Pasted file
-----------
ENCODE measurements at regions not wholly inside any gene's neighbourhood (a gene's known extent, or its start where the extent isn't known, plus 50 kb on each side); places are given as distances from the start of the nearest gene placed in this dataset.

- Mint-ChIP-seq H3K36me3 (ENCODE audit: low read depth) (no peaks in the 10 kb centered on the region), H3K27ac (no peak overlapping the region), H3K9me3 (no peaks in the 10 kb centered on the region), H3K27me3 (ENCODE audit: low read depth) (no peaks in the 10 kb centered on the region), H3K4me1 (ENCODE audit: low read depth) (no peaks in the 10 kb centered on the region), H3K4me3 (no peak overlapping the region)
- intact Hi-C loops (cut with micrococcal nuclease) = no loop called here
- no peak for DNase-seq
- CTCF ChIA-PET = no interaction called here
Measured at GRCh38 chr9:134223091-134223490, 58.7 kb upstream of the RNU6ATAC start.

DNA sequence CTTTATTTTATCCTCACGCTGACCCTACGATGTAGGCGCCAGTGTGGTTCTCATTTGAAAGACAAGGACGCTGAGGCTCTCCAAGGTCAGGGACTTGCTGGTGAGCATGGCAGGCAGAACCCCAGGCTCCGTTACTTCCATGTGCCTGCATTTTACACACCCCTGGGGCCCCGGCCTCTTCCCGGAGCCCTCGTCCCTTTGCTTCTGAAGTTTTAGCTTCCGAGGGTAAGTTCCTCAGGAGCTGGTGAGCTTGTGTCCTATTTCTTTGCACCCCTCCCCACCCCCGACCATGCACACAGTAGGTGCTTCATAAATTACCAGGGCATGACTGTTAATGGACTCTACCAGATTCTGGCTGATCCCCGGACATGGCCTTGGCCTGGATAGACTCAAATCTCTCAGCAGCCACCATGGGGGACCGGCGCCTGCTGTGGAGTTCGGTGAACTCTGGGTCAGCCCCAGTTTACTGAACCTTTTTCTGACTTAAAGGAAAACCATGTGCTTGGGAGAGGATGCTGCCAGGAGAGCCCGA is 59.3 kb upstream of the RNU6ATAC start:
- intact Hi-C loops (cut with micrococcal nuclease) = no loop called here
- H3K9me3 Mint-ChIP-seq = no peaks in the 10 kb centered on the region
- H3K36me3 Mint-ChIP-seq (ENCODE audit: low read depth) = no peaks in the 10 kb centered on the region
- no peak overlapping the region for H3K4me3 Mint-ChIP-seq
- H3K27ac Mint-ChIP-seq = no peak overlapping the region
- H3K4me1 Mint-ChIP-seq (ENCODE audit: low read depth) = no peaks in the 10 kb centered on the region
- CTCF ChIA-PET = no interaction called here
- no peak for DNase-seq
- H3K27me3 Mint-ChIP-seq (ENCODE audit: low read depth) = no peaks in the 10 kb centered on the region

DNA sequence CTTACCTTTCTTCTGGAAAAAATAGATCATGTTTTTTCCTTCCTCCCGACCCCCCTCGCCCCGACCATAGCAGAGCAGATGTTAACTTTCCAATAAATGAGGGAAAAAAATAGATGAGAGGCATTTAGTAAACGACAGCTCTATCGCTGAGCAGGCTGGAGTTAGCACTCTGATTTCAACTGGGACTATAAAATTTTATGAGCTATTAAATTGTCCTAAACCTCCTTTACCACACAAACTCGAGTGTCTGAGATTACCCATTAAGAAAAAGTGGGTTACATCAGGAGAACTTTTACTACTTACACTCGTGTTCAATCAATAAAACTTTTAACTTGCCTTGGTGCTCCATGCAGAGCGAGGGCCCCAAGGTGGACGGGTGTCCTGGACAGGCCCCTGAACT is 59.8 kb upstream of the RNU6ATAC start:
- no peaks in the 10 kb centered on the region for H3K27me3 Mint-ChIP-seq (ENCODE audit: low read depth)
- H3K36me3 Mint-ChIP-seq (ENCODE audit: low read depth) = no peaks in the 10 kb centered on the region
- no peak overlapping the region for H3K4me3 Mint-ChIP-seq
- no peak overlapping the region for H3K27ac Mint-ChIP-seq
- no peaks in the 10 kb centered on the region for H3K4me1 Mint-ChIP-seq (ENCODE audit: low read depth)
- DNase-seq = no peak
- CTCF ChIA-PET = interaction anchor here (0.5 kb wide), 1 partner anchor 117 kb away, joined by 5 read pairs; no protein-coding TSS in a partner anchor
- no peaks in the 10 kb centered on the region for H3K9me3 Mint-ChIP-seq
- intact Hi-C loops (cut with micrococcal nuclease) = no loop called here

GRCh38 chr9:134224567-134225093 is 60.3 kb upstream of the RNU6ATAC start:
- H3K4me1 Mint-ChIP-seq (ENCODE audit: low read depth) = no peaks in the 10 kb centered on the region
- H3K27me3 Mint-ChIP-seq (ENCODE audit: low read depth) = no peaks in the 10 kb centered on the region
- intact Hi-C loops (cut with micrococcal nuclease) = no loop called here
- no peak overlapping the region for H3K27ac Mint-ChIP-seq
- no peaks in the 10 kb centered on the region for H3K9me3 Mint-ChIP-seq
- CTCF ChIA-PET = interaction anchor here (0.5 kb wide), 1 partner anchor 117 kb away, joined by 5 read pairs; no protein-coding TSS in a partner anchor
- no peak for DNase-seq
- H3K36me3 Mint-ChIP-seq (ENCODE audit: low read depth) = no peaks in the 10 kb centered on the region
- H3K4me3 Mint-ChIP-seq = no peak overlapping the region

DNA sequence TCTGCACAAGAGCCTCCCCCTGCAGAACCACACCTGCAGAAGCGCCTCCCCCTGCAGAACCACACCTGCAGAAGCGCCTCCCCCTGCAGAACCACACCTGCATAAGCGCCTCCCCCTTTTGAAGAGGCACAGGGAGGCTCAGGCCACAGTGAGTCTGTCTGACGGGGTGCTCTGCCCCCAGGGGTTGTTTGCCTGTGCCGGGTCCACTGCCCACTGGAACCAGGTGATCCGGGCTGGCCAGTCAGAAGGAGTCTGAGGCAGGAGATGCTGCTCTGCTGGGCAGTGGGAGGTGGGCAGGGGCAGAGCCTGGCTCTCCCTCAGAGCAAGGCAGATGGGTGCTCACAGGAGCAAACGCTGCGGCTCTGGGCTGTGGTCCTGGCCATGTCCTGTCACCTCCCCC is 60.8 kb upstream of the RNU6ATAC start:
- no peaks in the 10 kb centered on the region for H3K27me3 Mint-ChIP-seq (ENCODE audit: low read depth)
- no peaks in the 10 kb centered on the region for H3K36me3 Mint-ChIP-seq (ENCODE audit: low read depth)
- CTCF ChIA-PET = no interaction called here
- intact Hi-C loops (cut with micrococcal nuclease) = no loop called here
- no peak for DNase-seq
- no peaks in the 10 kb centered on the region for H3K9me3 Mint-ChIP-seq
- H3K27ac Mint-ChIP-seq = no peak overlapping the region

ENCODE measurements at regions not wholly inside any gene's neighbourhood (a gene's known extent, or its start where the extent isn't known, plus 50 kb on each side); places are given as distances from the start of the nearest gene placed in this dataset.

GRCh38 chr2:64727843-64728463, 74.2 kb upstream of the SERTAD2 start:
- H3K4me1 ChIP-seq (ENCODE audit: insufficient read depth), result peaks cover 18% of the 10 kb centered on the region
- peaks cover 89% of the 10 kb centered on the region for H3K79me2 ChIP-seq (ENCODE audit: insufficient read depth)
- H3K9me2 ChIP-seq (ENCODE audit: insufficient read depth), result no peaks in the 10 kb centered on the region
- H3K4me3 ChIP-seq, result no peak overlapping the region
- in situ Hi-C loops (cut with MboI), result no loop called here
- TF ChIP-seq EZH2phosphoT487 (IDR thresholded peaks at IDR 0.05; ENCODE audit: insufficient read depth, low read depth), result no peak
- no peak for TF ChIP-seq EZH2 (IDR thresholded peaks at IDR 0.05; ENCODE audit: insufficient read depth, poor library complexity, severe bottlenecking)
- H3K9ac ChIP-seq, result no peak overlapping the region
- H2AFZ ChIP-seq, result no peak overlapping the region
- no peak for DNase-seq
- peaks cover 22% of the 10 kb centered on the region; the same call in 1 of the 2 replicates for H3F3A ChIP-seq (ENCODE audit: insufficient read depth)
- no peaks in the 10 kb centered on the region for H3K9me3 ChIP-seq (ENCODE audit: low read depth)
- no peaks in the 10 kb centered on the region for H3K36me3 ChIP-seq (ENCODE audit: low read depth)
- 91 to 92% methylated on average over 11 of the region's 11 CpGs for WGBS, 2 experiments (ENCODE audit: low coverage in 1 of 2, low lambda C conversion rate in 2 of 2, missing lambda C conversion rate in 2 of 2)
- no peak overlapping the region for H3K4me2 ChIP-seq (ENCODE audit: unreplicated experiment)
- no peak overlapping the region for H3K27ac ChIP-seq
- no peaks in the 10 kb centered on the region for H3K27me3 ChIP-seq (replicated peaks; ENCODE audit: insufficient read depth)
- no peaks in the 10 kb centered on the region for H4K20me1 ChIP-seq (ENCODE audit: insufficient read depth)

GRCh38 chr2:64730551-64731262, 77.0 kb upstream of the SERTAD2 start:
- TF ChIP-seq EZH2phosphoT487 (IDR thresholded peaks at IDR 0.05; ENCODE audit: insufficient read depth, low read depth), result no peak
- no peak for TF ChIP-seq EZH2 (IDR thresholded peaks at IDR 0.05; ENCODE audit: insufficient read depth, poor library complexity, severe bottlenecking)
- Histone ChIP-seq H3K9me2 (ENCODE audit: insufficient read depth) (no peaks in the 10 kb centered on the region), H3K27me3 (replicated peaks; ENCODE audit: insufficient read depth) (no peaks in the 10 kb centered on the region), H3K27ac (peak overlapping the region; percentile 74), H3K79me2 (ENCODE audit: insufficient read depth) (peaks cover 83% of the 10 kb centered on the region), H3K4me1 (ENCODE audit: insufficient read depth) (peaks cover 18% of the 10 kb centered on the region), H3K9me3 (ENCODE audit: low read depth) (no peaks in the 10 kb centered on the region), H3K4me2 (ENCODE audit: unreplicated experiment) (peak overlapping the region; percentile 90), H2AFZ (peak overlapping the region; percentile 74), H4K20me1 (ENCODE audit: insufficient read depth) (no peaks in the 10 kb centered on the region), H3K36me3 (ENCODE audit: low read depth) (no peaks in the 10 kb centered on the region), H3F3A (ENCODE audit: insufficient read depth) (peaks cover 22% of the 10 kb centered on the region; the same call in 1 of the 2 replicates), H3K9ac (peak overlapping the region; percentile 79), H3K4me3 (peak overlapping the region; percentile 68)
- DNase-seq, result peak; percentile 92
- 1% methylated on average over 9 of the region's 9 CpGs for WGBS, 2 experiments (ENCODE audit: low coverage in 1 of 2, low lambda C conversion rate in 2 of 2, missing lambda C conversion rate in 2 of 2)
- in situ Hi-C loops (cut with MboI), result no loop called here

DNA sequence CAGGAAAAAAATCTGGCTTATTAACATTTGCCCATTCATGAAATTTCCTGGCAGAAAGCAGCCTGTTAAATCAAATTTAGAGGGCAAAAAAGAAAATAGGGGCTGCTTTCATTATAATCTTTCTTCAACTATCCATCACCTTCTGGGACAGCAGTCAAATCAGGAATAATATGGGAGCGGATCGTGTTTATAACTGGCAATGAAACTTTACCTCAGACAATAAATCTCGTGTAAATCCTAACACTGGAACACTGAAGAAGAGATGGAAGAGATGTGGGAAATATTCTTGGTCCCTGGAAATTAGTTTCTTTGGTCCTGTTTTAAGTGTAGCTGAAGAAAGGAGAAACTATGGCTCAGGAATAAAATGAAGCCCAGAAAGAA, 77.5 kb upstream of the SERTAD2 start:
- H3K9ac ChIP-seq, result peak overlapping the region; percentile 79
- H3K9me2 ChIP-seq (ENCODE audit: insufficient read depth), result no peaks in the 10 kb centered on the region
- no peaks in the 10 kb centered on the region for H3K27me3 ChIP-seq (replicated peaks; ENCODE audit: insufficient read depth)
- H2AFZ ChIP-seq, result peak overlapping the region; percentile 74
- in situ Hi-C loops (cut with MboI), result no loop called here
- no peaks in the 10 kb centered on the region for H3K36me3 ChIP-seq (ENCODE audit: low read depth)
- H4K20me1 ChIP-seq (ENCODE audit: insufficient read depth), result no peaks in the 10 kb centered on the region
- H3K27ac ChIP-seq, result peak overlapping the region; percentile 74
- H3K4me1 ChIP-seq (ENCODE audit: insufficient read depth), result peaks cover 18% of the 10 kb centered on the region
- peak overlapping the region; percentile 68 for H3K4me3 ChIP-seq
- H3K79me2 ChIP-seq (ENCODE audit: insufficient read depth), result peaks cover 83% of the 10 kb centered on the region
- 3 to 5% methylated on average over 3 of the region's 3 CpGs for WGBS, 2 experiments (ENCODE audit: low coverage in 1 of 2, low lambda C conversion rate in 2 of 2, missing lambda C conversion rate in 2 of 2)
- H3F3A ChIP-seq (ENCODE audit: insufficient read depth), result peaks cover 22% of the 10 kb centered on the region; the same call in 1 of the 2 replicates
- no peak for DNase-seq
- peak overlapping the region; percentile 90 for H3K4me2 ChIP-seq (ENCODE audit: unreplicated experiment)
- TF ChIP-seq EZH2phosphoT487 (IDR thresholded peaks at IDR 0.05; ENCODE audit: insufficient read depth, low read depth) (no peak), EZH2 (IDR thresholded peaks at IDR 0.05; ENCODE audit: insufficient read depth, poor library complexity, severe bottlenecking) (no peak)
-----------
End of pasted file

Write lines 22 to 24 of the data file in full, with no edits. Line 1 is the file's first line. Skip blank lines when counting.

- no peaks in the 10 kb centered on the region for H3K4me1 Mint-ChIP-seq (ENCODE audit: low read depth)
- DNase-seq = no peak
- CTCF ChIA-PET = interaction anchor here (0.5 kb wide), 1 partner anchor 117 kb away, joined by 5 read pairs; no protein-coding TSS in a partner anchor